Army organization and commanding officers


Pre-Centralization

The Political leadership in Sarajevo had met in Mehurići, Mehurici to decide alternatives if 1990 Slovenian independence referendum, Slovenia and 1991 Croatian independence referendum, Croatia should follow their stated plans to declare independence. After this board meeting Hasan Čengić, Hasan Cengic met with Rusmir Mahmutćehajić, Rusmir Mahmutcehajic to propose the formation of a paramilitary that would be an adjunct of Party of Democratic Action, SDA. Once approved by Alija Izetbegović, Alija Izetbegvic the first defense organization known as the "patriotic league" was formed. Another paramilitary known as the "green berets" would be formed from the people to help places where there where no defense organized by the local authority. As Bosnia declared independence the "territorial defense" was established as the state's official army and the patriotic league integrated a month later. The existence of other armed groups would lead the government to request the unification of all armed entities into one formation creating one official armed forces. This reform request would not last long as all other entities except the Croatian Defence Council, separatist ones would join finally establishing a centralized army. The newly reformed army would still be known as the "territorial defense" until July where the Army of the Republic of Bosnia and Herzegovina was officially established.


Paramilitaries and Defense Forces


Post-Centralization

The new army was divided into corps, each stationed in a particular territory. In 1993, most brigades were renamed as Mountain troops given that the lack of heavy weapons made it organizationally pointless to list them as infantry or mechanized force, motorized. In addition, Bosnian terrain favored light infantry over armoured warfare, armored and mechanized infantry, mechanized formations. The special forces alongside the military police were controlled directly by the general staff of the army but that still didn't deny the formations of smaller spec-ops units and military police battalions to be formed in the corps independently or brigades specifically.


Army Corps and Independent Divisions


General Staff Units and Centers


Police Forces


Bosnian general staff

* Alija Izetbegović (the Supreme Commander of the Bosnian Armed Forces) * Hasan Efendić (first commander of the Territorial Defence Force of the Republic of Bosnia and Herzegovina) * Sefer Halilović (Chief of Staff of the Main Staff and Commander of the Bosnian Army, 1992–1993) * Rasim Delić (Commander of Main Staff and Commander of the Bosnian Army, 1993–1995) * Jovan Divjak (deputy of the ARBiH commander, 1992–1995) * Stjepan Šiber (deputy of the ARBiH commander, 1992–1995)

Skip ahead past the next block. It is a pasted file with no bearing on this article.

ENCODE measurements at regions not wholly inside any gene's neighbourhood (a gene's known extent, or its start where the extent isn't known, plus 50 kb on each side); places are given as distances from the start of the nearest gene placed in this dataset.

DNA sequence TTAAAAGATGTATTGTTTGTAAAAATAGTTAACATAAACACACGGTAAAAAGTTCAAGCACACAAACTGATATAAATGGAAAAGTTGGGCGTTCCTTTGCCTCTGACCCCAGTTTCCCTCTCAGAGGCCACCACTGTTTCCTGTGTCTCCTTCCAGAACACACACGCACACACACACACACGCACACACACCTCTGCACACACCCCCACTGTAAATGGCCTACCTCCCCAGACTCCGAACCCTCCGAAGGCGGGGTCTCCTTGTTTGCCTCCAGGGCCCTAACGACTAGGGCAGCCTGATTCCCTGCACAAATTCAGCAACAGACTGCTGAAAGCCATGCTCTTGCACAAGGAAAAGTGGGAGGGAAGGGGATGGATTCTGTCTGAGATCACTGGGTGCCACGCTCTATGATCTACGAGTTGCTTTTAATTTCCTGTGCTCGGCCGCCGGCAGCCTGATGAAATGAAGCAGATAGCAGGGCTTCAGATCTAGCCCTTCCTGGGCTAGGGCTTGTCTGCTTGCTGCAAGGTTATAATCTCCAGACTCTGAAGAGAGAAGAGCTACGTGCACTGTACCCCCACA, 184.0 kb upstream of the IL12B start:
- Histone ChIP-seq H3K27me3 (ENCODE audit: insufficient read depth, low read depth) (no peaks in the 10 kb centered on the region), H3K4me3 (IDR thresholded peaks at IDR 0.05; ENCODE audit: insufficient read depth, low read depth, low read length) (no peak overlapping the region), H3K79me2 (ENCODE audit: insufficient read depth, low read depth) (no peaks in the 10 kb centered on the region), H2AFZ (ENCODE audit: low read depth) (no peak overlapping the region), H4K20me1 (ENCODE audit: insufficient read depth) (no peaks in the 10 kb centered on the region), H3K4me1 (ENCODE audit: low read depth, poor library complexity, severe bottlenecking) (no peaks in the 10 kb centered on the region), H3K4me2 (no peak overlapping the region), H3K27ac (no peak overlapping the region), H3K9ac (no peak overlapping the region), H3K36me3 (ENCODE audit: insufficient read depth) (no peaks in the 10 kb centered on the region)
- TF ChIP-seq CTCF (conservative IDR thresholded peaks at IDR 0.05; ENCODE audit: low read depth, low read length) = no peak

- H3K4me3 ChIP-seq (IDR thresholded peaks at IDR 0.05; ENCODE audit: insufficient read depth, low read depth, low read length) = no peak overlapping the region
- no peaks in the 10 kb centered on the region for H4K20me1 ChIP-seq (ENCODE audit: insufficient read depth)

Corps commanders

* Mustafa Hajrulahović Talijan (first commander of the 1st Corps) * Vahid Karavelić (second commander of the 1st Corps) * Nedžad Ajnadžić (third commander of the 1st Corps) * Željko Knez (first commander of the 2nd Corps) * Hazim Šadić (second commander of the 2nd Corps) * Sead Delić (third commander of the 2nd Corps) * Enver Hadžihasanović (first commander of the 3rd Corps) * Mehmed Alagić (second commander of the 3rd Corps, first commander of the 7th corps) * Kadir Jusić (third commander of the 3rd Corps) * Sakib Mahmuljin (fourth commander of the 3rd Corps) * Arif Pašalić (first commander of the 4th Corps) * Sulejman Budaković "Tetak" (second commander of the 4th Corps) * Ramiz Dreković (first commander of the 5th Corps, third commander of the 4th corps) * Atif Dudaković (second commander of the 5th Corps) * Salko Gušić (first commander of the 6th Corps) * Galib Hodžić (second commander of the 6th Corps) * Zaim Imamović (officer), Zaim Imamović (commander of the Easter Bosnian Operational Group) * Blaž Kraljević (commander of HOS and member of the Bosnian Army Chiefs of Staff) * Mustafa Polutak (fourth commander of the 4th Corps) * Dino Aljić (Guard Brigade "Delta" and 117.Muslim Brigade commander)


Equipment


Infantry weapons of the Army of Bosnia and Herzegovina


Assault rifles and machine guns


Pistols


Infantry anti-tank weapons


Artillery


Main battle tanks


Armored personnel carriers


Self-propelled anti-aircraft artillery


Anti-aircraft artillery


Self-propelled artillery


References


External links


Ministry of DefenseArmy of the Republic of Bosnia and Herzegovina

Vojska.netArmijabih.com
{{Sarajevo Army of the Republic of Bosnia and Herzegovina, Military history of Bosnia and Herzegovina Military units and formations established in 1992 Military units and formations disestablished in 1995 1992 establishments in Bosnia and Herzegovina 1995 disestablishments in Bosnia and Herzegovina